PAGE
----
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Raising the bar

"Raising the bar" Continued...

The congressman told WORLD that his long-time friendship with both Bill and Hillary Clinton played a large role in his endorsement of the senator for the presidency: "I would be an ungrateful jerk if I did otherwise."

But the Blue Dog Democrat with conservative positions on social and economic issues also said Clinton is the most qualified candidate, and believes she would pursue fiscal responsibility: "[Blue Dog Democrats] will tell her that if she wants to increase spending for some programs, that's fine, as long as you pay for it elsewhere." Berry says he would hold Clinton to that agreement: "If she won't do it, I'll go see her myself."

For now, Berry's focus is on South Carolina, where Clinton faces off with Obama in a Jan. 29 primary. The congressman will spend the next two days visiting radio stations and addressing small groups of Clinton supporters around the state.

As he bundles up against the 29-degree temperatures outside, Berry reveals why he's willing to trek to tiny bars with small crowds in freezing weather for Clinton: "I believe that the fate of the Republic hangs on the outcome of this election."

Web Extra: Who's out and who's staying in?

It didn't take long for the Iowa caucuses to claim their first victims: Hours after placing a distant fifth and sixth in the Democratic contest, Sens. Joe Biden and Chris Dodd dropped out of the race.

Biden had met unexpected success in recent days, drawing big crowds in Iowa and raking in bigger donations for his campaign coffer. But the eleventh-hour enthusiasm wasn't enough to boost the senator above fifth place in the Iowa caucuses.

"I'm not a super star," Biden told Reuters last month. "People say they like me, people tell me they think I'd be a good president but that they just don't think I can win."

No Republican presidential candidates dropped out of the race on Thursday night. (Congressman Tom Tancredo (R-CO) bowed out late last month, endorsing Republican Mitt Romney.)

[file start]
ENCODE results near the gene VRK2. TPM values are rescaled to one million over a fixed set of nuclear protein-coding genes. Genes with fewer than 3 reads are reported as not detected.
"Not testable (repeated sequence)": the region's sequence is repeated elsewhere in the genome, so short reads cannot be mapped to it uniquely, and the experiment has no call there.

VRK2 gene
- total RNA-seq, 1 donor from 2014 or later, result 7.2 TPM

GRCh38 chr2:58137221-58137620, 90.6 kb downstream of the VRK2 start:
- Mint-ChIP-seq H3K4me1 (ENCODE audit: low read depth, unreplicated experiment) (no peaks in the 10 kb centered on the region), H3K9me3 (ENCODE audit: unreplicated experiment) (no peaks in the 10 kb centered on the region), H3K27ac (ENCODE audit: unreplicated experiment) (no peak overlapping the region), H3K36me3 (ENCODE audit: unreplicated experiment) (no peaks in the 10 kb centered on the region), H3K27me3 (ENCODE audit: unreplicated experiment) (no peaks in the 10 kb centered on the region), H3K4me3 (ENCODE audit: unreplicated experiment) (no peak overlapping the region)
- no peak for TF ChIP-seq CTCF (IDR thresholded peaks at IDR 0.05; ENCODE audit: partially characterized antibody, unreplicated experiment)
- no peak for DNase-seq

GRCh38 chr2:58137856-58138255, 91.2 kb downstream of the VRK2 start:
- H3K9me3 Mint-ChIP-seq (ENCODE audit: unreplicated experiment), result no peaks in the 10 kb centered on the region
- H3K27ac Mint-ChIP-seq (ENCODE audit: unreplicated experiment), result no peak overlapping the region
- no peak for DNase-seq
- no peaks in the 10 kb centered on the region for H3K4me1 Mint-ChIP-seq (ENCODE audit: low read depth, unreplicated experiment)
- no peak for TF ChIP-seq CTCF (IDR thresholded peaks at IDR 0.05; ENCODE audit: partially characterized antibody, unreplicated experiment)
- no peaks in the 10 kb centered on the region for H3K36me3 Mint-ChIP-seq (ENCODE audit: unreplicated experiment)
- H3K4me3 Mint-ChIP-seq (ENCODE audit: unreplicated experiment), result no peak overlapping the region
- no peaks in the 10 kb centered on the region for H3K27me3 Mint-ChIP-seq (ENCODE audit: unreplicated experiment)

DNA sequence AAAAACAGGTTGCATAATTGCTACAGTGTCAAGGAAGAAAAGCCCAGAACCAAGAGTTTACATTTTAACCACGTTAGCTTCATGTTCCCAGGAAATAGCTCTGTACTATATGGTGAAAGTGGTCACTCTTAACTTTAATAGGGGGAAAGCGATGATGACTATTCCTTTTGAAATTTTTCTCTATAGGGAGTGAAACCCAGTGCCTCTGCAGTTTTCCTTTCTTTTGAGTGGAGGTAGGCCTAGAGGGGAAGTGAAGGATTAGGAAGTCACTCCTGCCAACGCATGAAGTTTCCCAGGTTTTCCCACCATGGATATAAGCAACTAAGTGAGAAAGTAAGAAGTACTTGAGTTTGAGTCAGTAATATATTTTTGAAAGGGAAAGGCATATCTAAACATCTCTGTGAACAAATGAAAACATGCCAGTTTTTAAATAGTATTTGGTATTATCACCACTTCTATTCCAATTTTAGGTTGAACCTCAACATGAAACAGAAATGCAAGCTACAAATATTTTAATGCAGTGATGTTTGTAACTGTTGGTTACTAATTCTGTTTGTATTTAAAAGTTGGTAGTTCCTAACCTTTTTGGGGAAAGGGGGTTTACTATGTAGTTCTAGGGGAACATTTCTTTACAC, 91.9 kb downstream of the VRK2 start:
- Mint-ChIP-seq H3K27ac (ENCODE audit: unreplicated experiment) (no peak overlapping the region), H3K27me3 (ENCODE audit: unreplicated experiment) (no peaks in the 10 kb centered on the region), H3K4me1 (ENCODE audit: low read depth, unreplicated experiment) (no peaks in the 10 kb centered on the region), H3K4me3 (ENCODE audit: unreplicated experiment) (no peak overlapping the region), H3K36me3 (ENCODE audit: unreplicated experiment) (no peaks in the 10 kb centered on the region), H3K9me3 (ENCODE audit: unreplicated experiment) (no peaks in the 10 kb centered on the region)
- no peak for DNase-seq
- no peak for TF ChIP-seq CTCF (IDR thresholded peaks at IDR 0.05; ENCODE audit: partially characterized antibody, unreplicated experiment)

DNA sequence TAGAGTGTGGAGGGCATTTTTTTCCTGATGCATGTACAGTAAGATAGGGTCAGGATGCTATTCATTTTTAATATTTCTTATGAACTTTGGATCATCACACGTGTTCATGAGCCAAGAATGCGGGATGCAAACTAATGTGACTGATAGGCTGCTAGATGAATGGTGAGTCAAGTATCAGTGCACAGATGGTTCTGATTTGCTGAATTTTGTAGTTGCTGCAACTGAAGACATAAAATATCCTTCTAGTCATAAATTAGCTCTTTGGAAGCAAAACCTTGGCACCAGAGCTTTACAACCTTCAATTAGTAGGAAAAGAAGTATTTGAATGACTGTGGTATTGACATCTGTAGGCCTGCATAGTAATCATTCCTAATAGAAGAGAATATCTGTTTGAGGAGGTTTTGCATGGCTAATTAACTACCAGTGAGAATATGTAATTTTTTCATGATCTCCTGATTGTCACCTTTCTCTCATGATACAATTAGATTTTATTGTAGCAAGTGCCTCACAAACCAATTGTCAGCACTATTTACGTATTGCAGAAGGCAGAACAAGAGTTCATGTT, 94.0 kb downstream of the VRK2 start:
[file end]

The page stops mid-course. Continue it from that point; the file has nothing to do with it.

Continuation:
Rep. Ron Paul (R-Texas) assured his fervent supporters last night that he would remain in the race, and the congressman has the campaign funds to do it: Paul's campaign raised more than $18 million in the final three months of last year. The 10-term congressman has garnered an avid Internet following with his opposition to the Iraq war and his emphasis on personal freedom.

Paul finished fifth in Iowa, edging out former New York mayor Rudy Giulaini. (The former mayor campaigned little in the state, saying he's instead focused on Feb. 5 when more than 20 states will hold primaries, and more than 1,000 delegates will be up for grabs.)

"I'm more encouraged than ever before," Paul told a crowd of about 150 people in downtown Des Moines last night. The crowd matched his enthusiasm, chanting: "Live free or die hard!" - Jamie Dean

Web Extra: Weary words

Grueling hours are a hallmark of presidential campaigns, and the run up to the Iowa caucuses was no exception. (Democrat John Edwards actually campaigned all night long two days before the Iowa contest.)

But as candidates' campaign schedules grew brutal - in Iowa and elsewhere - their speech grew muddled in some notable ways. Here's a recap of some of the weary words candidates uttered during the week leading up to the Iowa caucuses:

"We had 300 people outside, literally freezing to death."
- Sen. Hillary Clinton (D-NY) in Iowa City, slightly overstating the weather's effects on supporters at a campaign event

"…our sincere concern and apologies for what has happened in Pakistan."
- Republican Mike Huckabee reacting to former Pakistani primer minister Benazir Bhutto's assassination one week before the Iowa caucuses. (Huckabee's campaign quickly released a statement of clarification: The candidate meant to extend "sympathies" not "apologies.")

And perhaps the biggest Iowa-based blunder of the week came from Republican Mitt Romney, who whole-heartedly told a crowd of supporters in Altoona, Iowa: "I won't remember Iowans."
(Romney's campaign also clarified his statement: The candidate meant to say, "I won't forget Iowans.")

Most presidential candidates said they would stay up late watching the Iowa results come in before gearing up for the New Hampshire primaries in five days. But another top-tier politician also known for some tongue-tied moments planned to get his shut-eye: White House press secretary Dana Perino said President Bush would watch some early evening results, but would find out the rest in the morning: "He likes to go to bed early." - Jamie Dean

Jamie Dean
Jamie Dean

Jamie lives and works in North Carolina, where she covers the political beat and other topics as national editor for WORLD Magazine. Follow Jamie on Twitter @deanworldmag.


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